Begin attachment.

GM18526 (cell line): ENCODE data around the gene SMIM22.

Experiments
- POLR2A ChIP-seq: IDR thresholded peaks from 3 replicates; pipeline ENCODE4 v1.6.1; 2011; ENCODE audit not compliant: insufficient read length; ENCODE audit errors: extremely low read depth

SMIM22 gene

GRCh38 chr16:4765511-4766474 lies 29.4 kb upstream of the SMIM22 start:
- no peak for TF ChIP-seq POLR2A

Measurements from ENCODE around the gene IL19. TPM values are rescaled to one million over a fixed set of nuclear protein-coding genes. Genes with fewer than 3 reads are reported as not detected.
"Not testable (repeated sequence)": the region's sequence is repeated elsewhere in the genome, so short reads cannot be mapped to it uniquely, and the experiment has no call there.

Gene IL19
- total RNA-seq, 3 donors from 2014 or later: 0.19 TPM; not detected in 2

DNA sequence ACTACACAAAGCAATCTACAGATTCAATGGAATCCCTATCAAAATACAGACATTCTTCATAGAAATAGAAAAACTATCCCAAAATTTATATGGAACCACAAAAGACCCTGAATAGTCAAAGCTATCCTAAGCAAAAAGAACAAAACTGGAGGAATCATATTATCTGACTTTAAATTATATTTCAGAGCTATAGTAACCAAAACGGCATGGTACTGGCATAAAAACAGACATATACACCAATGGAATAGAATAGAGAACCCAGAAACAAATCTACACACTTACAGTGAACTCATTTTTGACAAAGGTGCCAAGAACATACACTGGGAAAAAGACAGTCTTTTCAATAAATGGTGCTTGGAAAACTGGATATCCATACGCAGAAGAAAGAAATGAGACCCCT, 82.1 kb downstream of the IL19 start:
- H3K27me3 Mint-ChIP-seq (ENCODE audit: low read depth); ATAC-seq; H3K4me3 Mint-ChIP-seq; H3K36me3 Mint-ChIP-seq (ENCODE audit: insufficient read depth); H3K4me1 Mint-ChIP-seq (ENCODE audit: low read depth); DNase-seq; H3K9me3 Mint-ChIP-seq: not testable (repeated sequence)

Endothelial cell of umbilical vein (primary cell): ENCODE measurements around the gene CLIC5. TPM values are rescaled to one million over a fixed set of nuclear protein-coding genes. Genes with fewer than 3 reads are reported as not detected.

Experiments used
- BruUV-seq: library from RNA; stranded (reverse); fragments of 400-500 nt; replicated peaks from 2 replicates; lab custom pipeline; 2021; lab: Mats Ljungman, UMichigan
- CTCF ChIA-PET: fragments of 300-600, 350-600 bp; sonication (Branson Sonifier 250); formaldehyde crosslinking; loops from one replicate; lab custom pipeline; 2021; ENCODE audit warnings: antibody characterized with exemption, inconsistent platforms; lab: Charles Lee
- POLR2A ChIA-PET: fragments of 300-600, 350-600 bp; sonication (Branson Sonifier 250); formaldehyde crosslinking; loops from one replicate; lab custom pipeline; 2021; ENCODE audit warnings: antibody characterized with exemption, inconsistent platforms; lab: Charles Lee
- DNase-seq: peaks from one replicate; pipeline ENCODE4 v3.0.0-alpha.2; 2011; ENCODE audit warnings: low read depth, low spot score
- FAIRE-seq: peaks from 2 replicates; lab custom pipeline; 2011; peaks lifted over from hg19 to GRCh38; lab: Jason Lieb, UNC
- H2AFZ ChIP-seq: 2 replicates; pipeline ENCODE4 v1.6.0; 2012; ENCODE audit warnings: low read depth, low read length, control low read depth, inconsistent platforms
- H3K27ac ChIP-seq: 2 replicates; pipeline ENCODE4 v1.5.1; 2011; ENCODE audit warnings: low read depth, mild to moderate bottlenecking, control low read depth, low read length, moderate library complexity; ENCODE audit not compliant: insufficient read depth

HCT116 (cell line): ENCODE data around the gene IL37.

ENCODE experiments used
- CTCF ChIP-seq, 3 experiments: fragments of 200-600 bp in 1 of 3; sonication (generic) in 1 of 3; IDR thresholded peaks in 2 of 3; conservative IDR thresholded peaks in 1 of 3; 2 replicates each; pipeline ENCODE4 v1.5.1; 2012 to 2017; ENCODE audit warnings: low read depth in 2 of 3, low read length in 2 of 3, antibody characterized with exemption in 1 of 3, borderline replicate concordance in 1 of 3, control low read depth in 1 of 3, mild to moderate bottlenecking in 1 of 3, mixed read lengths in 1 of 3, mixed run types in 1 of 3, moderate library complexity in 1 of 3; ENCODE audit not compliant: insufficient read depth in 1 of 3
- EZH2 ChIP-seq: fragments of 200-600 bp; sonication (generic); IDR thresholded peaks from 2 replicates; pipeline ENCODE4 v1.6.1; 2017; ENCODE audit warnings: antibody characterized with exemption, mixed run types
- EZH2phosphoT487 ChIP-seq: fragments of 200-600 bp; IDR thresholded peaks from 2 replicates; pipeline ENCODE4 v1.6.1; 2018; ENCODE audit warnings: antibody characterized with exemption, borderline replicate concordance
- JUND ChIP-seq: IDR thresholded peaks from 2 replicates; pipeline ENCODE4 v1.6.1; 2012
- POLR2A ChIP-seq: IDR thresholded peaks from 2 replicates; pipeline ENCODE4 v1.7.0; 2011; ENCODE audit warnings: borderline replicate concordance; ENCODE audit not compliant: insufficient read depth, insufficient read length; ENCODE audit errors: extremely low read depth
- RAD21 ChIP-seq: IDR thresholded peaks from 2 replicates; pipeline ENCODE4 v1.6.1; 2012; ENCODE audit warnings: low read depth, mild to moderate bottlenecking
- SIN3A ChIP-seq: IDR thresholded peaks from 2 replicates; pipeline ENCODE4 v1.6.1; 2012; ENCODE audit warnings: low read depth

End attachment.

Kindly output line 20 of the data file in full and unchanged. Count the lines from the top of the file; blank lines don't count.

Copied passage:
- H2AFZ ChIP-seq: 2 replicates; pipeline ENCODE4 v1.6.0; 2012; ENCODE audit warnings: low read depth, low read length, control low read depth, inconsistent platforms